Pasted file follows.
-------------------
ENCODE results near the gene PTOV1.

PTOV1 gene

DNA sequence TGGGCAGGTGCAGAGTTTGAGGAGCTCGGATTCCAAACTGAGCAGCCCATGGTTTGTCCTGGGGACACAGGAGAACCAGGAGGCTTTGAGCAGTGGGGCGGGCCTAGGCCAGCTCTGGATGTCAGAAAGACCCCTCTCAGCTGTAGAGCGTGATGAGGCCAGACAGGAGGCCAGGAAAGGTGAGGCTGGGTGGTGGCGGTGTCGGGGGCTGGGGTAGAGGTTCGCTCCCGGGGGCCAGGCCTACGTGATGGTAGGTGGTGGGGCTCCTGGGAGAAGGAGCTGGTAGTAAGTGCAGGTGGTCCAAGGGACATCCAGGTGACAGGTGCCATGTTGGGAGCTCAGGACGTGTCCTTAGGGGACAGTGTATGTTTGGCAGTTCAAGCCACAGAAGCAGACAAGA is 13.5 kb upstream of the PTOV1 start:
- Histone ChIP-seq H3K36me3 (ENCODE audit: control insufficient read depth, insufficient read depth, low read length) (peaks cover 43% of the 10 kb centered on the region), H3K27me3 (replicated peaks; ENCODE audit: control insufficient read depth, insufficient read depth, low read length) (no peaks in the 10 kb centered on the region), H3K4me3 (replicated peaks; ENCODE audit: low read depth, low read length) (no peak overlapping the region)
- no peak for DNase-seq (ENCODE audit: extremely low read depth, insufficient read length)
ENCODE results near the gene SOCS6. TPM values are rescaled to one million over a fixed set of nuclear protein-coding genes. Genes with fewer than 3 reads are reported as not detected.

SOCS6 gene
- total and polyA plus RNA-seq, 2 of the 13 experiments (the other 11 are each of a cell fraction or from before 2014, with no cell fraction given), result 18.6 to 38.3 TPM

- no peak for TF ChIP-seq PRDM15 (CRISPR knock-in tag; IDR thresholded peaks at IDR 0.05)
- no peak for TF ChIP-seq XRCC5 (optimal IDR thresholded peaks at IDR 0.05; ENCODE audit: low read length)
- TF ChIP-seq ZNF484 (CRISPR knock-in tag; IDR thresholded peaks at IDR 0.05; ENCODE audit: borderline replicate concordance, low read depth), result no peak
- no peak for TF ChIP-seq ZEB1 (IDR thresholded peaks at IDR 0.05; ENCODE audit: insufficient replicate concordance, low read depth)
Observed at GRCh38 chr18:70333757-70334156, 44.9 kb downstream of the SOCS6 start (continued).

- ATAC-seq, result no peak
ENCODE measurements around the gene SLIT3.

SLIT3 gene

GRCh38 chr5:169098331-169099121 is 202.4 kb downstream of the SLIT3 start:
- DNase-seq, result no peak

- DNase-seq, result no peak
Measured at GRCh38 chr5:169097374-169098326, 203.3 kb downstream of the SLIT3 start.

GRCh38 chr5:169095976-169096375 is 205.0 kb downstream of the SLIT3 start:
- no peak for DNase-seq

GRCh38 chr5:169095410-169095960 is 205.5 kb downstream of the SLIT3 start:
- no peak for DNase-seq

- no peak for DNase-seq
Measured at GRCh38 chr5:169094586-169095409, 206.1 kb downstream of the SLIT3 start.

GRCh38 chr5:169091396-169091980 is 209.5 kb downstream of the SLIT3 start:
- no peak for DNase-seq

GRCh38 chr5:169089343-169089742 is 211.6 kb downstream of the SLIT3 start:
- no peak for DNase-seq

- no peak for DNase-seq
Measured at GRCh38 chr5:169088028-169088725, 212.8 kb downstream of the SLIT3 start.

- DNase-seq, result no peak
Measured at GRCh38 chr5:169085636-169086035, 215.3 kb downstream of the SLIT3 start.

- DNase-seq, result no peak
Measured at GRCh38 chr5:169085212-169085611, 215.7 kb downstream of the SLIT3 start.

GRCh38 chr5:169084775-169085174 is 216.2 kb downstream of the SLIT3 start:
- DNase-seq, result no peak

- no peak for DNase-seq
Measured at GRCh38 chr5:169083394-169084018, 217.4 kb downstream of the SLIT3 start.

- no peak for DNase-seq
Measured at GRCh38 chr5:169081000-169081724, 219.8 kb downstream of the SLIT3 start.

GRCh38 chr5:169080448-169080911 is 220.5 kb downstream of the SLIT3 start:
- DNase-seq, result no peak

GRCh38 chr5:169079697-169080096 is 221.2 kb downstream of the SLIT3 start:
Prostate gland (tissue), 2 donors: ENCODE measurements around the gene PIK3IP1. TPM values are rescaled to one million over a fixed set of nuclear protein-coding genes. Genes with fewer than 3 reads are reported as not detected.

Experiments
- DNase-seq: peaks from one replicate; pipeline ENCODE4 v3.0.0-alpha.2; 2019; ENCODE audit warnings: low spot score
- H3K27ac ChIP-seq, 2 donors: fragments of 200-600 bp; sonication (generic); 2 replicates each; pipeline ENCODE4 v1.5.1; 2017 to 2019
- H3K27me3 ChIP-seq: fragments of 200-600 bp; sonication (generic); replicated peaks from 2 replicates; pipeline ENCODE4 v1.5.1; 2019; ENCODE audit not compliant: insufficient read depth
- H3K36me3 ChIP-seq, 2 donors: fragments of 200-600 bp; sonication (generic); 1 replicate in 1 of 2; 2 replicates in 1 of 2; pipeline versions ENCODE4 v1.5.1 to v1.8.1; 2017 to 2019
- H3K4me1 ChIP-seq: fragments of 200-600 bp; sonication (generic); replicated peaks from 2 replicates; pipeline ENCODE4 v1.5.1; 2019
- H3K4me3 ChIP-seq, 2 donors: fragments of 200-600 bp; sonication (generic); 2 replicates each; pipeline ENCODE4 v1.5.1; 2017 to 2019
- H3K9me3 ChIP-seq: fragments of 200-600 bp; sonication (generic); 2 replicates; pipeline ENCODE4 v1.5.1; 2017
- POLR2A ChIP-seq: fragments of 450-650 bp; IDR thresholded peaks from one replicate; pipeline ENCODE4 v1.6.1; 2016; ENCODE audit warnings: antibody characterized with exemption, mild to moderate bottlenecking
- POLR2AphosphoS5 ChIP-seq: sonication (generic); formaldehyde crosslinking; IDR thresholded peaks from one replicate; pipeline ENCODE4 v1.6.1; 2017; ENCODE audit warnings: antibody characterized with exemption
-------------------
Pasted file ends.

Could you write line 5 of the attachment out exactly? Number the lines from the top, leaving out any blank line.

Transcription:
- no peak for DNase-seq (ENCODE audit: extremely low read depth, insufficient read length)